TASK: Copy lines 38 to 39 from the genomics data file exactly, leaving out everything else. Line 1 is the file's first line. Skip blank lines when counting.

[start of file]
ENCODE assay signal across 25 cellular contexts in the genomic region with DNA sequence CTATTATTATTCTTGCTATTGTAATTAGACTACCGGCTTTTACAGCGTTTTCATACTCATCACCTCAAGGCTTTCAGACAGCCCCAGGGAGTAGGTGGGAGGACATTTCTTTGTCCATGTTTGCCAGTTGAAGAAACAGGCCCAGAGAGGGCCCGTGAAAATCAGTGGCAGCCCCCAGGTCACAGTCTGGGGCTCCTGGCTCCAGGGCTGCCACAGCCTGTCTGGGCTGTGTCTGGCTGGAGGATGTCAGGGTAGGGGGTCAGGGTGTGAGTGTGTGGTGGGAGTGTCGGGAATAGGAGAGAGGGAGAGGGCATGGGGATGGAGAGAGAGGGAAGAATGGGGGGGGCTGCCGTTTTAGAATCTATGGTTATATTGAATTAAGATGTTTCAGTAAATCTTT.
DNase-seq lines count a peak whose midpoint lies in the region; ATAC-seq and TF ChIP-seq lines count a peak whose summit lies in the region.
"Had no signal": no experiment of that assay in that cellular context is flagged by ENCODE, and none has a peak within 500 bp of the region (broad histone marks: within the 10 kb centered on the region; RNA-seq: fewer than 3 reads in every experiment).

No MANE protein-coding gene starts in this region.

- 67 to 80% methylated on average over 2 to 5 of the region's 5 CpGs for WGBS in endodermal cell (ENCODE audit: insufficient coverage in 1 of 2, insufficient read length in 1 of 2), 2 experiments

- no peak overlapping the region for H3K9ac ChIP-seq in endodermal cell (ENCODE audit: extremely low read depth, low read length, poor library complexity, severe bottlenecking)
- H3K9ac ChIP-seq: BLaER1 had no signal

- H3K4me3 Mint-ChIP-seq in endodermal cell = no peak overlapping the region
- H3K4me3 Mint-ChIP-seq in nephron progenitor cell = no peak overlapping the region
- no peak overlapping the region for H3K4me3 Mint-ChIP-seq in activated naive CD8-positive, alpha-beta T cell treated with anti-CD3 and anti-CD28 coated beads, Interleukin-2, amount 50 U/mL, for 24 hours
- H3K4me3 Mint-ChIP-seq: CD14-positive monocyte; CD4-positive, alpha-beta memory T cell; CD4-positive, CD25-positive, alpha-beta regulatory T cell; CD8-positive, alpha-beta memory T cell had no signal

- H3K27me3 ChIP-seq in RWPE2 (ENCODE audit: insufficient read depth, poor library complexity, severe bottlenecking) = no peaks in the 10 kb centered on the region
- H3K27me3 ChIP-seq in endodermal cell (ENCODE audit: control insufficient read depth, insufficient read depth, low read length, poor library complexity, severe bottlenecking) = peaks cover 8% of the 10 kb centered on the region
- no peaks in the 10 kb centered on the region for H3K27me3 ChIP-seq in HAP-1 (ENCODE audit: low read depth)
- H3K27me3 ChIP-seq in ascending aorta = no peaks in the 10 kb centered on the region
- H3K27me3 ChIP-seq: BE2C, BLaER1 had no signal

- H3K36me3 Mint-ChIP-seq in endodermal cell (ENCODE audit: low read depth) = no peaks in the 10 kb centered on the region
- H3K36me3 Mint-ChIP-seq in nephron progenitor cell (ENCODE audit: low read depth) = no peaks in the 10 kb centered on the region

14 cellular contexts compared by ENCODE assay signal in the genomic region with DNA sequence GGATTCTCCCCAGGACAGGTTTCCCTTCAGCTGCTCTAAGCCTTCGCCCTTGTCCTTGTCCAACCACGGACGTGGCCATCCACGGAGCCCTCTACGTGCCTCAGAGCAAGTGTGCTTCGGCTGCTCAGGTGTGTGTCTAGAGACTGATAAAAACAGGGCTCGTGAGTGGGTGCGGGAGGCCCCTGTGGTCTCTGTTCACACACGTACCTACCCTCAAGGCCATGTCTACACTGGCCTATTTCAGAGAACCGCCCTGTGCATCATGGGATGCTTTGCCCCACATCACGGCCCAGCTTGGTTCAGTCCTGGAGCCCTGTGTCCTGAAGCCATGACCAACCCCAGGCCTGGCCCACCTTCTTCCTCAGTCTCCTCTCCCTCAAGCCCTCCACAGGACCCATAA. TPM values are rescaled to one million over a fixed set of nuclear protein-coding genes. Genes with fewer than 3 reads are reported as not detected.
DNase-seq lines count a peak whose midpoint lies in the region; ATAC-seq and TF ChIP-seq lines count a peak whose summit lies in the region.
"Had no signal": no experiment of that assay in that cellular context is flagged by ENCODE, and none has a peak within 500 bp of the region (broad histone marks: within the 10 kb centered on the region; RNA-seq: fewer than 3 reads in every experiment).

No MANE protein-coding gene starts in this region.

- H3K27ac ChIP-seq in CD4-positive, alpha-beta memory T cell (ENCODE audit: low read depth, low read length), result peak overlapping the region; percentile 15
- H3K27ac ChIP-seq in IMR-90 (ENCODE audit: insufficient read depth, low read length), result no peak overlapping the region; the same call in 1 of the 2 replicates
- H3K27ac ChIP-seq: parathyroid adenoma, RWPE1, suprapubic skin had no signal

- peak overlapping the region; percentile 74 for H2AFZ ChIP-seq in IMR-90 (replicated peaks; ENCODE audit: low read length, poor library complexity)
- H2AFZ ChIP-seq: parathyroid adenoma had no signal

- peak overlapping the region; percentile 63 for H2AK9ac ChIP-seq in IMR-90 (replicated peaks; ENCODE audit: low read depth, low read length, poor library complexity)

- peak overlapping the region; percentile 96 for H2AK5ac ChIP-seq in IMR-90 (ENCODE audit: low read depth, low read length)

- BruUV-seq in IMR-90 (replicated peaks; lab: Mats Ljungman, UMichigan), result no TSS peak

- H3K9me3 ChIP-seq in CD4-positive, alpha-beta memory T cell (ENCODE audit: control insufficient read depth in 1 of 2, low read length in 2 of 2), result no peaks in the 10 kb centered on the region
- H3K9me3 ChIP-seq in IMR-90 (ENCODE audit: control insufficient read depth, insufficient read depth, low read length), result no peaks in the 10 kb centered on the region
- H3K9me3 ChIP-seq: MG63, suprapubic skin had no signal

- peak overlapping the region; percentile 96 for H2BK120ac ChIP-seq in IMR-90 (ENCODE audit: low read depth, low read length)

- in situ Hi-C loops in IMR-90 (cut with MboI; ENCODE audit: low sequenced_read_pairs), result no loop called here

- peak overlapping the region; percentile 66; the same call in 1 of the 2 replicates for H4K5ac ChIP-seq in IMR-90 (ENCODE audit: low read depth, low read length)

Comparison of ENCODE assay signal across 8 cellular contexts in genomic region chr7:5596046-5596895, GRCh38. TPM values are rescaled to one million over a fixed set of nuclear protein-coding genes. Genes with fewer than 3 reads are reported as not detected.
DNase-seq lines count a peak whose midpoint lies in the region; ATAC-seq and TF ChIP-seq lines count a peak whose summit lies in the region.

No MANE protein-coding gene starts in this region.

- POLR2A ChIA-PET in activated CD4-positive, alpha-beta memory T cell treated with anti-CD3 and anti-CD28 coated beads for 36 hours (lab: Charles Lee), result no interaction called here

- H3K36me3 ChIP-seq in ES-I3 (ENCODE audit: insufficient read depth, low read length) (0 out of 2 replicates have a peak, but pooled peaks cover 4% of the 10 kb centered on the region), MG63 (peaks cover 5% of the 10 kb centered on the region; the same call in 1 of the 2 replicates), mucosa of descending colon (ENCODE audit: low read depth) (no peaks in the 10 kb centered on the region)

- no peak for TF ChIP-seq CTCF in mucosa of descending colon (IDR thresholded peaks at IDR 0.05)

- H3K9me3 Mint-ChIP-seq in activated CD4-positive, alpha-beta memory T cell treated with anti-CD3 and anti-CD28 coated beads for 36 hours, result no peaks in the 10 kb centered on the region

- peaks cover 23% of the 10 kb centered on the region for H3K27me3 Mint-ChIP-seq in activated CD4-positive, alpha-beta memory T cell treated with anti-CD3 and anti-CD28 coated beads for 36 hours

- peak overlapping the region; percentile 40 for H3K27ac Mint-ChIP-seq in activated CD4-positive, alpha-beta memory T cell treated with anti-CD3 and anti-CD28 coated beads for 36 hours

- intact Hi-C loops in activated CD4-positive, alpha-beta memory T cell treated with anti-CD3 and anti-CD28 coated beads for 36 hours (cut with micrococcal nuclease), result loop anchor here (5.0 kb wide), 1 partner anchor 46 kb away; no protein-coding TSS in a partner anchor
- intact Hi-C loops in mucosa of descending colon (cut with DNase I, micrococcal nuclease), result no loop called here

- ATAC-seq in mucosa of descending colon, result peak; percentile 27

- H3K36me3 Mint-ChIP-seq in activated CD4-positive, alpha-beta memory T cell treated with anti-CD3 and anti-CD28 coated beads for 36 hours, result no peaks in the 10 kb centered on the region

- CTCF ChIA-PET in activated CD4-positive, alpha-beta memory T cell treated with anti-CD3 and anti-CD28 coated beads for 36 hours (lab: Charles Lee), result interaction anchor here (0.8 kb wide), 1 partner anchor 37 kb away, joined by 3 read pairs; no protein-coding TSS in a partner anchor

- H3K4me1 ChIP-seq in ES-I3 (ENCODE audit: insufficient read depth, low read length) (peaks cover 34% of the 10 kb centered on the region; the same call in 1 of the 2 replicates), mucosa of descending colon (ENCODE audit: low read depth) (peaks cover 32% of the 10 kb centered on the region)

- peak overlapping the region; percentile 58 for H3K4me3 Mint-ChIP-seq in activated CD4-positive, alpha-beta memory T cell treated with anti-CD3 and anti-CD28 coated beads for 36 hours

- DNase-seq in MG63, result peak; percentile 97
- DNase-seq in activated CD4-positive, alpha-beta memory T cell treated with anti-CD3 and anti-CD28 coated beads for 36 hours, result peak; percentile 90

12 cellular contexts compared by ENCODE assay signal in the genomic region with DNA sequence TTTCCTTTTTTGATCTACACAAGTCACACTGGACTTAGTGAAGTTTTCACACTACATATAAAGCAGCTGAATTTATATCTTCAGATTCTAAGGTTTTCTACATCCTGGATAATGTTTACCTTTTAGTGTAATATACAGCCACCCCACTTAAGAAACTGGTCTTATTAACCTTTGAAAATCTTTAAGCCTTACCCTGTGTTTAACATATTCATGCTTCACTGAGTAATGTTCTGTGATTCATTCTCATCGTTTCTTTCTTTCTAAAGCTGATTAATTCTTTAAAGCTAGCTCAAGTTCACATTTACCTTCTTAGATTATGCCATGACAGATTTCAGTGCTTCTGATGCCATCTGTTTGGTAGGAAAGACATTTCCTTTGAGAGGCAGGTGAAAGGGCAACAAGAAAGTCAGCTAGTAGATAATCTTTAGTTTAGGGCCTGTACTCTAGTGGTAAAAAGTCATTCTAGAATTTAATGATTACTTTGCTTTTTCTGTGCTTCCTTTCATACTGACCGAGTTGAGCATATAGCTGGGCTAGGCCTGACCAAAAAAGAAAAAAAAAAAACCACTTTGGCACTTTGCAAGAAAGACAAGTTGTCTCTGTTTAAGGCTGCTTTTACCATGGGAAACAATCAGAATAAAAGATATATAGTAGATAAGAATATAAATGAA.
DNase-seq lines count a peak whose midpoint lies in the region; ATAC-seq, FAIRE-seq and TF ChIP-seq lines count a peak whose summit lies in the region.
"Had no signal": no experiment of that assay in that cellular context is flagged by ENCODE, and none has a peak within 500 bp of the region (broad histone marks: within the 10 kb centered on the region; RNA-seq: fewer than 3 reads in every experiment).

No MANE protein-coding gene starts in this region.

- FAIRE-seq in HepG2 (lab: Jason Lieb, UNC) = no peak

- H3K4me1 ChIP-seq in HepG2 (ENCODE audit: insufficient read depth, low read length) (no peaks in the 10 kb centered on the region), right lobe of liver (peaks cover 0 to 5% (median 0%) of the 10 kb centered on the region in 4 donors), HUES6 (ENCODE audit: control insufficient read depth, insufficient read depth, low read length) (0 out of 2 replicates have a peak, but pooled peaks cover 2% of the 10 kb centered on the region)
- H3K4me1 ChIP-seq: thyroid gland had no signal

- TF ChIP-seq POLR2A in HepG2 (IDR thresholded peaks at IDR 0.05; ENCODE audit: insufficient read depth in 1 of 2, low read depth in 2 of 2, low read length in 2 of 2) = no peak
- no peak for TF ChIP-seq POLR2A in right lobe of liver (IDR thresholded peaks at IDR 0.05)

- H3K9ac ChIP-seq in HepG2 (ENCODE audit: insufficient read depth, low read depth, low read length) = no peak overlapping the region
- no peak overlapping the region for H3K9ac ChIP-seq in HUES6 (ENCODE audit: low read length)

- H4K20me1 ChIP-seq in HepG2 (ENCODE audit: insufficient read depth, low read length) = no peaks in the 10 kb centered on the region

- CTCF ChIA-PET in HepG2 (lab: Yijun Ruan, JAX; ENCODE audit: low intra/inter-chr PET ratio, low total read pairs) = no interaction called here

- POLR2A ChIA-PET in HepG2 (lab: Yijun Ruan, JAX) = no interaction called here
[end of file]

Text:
DNase-seq lines count a peak whose midpoint lies in the region; ATAC-seq and TF ChIP-seq lines count a peak whose summit lies in the region.

No MANE protein-coding gene starts in this region.